Researchers from the University of Valencia and the Natural History Museum of Berlin have studied the fossilised remains of scales and bones found in Teruel, Spain, and the south of Zaragoza, ascertaining that they belong to a new fish species called Machaeracanthus goujeti that lived in that area of the peninsula during the Devonian period. The fossils are part of the collection housed in the Palaeontology Museum of Zaragoza.
In the journal Geodiversitas, a research team led by the University of Valencia describes a new species of spiny shark (Acanthodii), a primitive type of fish that shared characteristics with sharks and bony fish. Remains of scales, bones and scapular joint bones were found in Devonian (approximately 408 million years ago) in Teruel and the south of Zaragoza.
The paper also includes an analysis of fossils of a fragmented spine and isolated scales from the Lower Devonian found in northern Spain (Palencia and Cantabrian Mountains) and western France (Saint-Céneré commune), originally attributed to the Machaeracanthus sp species.
“The discovery of this new species, which we call Machaeracanthus goujeti and belongs to the Acanthodii group -of which very little is known-, expands our knowledge of the biodiversity that existed on the peninsula 480 million years ago, when the modern-day region of Teruel was covered by the sea,” Héctor Botella, professor in the palaeontology unit in the University of Valencia and the study’s lead author, explained.
The Acanthodii group of fish are also known as ‘spiny sharks’ owing to their appearance and, from what we know to date, they only lived during the Palaeozoic Era and reached their maximum level of diversity in the Devonic period.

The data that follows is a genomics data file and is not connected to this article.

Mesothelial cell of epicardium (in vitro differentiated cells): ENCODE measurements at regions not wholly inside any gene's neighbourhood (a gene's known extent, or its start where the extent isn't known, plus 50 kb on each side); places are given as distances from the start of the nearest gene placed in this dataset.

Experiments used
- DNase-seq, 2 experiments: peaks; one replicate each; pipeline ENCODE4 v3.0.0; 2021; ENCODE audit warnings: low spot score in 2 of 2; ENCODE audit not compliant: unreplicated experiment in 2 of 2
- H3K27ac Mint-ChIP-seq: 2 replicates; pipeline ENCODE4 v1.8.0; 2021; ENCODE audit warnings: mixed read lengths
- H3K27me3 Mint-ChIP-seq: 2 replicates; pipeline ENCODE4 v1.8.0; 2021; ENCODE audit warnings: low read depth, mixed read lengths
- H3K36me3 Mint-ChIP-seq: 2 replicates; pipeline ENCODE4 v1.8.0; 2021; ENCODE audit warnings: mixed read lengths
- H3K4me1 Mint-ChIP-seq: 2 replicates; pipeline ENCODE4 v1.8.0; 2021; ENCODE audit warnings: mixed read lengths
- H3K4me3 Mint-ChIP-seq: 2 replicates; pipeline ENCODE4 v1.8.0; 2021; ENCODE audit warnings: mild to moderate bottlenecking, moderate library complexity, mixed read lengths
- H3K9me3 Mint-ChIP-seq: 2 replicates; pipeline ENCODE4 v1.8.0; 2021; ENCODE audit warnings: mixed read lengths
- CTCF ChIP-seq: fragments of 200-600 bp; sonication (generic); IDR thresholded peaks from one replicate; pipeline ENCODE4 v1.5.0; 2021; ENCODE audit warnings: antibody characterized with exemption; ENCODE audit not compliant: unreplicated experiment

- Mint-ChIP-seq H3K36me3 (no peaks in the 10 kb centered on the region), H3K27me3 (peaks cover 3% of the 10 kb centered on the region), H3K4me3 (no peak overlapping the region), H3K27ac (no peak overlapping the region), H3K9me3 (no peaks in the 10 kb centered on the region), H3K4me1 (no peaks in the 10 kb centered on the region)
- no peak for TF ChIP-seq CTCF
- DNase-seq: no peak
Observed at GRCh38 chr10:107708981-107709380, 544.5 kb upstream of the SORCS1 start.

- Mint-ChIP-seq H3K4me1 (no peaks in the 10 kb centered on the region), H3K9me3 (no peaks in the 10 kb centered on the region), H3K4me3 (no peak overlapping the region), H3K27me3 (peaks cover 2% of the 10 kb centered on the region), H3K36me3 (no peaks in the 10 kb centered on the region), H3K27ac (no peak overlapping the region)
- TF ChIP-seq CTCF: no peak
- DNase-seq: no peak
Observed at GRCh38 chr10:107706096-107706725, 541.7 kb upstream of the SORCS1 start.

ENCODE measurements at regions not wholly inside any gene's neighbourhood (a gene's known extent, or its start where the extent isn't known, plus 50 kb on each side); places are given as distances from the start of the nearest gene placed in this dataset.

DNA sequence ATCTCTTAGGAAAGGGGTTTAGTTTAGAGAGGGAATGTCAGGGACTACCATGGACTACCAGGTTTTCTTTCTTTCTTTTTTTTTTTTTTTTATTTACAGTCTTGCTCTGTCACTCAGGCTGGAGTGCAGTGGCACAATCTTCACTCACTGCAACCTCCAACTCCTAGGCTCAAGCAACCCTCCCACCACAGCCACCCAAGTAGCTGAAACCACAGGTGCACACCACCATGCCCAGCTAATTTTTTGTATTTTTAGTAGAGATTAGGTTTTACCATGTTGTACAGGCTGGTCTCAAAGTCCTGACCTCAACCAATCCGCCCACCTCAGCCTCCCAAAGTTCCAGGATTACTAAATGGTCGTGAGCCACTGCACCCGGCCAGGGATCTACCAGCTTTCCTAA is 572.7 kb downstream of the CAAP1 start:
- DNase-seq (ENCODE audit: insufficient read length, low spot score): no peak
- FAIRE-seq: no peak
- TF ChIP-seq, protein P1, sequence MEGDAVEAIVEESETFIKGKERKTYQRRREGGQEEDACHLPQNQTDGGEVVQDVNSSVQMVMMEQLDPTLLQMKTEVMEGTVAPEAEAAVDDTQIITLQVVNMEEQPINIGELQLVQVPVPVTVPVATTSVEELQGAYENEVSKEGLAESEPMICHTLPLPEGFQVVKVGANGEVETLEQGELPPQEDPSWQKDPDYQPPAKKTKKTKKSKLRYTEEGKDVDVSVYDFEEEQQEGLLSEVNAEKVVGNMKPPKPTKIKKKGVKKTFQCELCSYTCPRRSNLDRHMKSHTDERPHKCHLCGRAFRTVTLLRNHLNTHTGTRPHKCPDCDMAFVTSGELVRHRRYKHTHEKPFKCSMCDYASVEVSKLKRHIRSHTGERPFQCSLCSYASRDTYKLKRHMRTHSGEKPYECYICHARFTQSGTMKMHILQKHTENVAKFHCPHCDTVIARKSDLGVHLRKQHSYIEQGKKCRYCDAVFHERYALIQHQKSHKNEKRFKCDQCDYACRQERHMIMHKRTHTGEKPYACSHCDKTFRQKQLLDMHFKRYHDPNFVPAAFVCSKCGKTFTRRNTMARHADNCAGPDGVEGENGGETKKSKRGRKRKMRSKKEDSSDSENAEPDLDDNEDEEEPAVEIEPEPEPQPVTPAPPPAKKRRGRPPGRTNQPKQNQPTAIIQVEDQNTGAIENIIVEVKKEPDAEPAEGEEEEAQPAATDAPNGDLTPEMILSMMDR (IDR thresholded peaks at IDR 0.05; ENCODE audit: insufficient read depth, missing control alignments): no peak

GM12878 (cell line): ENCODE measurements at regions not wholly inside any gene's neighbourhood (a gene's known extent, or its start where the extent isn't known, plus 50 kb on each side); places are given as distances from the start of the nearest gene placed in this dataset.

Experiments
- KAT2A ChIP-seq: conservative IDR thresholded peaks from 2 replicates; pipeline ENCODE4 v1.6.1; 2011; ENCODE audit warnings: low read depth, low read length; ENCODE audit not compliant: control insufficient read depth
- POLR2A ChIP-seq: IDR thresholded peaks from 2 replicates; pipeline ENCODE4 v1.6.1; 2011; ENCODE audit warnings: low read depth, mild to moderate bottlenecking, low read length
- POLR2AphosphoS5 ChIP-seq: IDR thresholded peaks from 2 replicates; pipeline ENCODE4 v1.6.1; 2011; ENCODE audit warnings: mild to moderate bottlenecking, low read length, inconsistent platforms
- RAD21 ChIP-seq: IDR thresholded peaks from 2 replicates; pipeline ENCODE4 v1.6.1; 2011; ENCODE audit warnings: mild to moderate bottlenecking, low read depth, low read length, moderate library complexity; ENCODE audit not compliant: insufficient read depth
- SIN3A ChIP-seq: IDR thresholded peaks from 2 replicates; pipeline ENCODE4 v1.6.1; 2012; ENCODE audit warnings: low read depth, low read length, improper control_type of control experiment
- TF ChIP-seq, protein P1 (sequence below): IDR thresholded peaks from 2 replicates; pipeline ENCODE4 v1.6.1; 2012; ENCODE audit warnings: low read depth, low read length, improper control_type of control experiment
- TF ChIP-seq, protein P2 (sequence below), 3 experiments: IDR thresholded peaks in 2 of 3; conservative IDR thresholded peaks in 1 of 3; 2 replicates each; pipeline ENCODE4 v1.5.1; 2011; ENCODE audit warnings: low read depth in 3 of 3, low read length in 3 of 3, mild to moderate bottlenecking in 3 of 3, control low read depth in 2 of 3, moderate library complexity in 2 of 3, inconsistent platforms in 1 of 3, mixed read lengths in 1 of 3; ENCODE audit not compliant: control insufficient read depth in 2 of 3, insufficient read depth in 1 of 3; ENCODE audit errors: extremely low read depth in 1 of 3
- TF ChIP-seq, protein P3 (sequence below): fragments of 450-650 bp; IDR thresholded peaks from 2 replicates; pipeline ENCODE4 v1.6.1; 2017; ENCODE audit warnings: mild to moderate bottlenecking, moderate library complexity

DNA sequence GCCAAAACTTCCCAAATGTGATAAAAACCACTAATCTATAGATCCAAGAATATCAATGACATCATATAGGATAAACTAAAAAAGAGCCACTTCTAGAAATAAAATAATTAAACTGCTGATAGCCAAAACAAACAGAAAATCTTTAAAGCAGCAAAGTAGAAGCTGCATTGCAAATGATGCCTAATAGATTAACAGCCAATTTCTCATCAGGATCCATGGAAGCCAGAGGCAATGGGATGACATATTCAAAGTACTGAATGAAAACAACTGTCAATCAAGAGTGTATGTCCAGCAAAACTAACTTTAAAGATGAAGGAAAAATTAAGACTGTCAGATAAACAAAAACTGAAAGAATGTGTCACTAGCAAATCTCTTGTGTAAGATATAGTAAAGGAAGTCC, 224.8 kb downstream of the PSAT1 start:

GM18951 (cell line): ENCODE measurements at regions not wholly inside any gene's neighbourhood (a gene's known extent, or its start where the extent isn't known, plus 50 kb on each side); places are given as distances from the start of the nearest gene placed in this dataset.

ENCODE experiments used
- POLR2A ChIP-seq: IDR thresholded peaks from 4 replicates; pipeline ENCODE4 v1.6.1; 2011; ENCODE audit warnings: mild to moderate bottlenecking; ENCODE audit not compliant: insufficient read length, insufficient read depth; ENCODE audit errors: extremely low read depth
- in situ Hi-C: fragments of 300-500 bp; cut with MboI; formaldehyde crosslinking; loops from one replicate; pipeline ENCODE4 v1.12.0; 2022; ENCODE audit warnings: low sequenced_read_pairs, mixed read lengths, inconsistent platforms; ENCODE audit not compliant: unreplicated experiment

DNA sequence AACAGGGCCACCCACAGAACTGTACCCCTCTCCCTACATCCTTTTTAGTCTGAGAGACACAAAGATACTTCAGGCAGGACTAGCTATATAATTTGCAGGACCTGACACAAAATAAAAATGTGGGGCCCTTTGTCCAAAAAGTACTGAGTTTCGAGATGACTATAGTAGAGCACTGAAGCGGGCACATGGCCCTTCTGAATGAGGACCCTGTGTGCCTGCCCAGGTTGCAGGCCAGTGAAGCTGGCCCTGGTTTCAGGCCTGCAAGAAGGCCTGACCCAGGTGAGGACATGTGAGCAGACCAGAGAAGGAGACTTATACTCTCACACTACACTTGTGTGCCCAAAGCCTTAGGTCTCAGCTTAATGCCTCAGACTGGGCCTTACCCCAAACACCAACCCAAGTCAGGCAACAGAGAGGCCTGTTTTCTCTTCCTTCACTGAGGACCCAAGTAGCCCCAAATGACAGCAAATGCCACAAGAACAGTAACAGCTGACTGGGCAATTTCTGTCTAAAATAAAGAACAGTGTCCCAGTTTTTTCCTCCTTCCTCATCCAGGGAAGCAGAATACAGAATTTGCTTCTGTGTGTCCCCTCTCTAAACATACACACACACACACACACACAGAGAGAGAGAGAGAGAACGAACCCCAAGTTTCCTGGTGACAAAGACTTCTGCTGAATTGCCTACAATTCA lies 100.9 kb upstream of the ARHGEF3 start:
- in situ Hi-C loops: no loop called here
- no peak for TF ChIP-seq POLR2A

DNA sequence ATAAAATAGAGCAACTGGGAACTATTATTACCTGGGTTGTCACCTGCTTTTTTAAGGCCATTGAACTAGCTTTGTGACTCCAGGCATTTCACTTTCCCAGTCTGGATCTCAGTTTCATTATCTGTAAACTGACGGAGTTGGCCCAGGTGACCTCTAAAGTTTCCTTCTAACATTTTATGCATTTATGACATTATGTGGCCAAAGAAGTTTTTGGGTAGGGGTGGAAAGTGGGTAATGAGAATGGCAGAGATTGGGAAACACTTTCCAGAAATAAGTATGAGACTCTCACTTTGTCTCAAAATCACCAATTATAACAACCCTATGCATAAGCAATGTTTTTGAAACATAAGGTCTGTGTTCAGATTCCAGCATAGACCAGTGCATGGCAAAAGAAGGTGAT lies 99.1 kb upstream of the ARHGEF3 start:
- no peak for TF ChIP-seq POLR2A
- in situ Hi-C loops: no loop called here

However, the bones typically found in the Acanthodii group grow differently to the bones found, therefore this type could be even more similar to sharks and would date from the very early stages of the radiation of jawed vertebrates (gnathostomata).
A fish fossil no more than one metre in length
The majority of the samples found by the researchers are juveniles. Based on the fossilised remains, the researchers estimate that the largest fish in this species would not reach one metre in length. “This is just an estimation because there are animals that can have large bones and be small, and vice versa,” Botella stated.
For their part, the fossils found in the sediment layers of the Iberian mountain range must surely have belonged to fish that swam close to the coast. “In other words, they must have lived in an epicontinental sea -an extensive but shallow salt water mass-, and it is therefore possible that this area was used as a breeding ground,” he concludes. Larger fossils were found in sediment layers a little further down.
The fossils form part of the collection housed in the Palaeontology Museum of Zaragoza.
Note: The above story is reprinted from materials provided by Plataforma SINC, via AlphaGalileo.